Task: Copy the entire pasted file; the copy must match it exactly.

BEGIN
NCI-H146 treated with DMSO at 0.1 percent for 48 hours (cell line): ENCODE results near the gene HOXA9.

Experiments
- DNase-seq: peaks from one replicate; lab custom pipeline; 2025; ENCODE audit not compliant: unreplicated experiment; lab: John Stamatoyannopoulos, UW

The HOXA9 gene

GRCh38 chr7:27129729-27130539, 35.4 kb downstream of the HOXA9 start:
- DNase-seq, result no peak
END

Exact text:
NCI-H146 treated with DMSO at 0.1 percent for 48 hours (cell line): ENCODE results near the gene HOXA9.

Experiments
- DNase-seq: peaks from one replicate; lab custom pipeline; 2025; ENCODE audit not compliant: unreplicated experiment; lab: John Stamatoyannopoulos, UW

The HOXA9 gene

GRCh38 chr7:27129729-27130539, 35.4 kb downstream of the HOXA9 start:
- DNase-seq, result no peak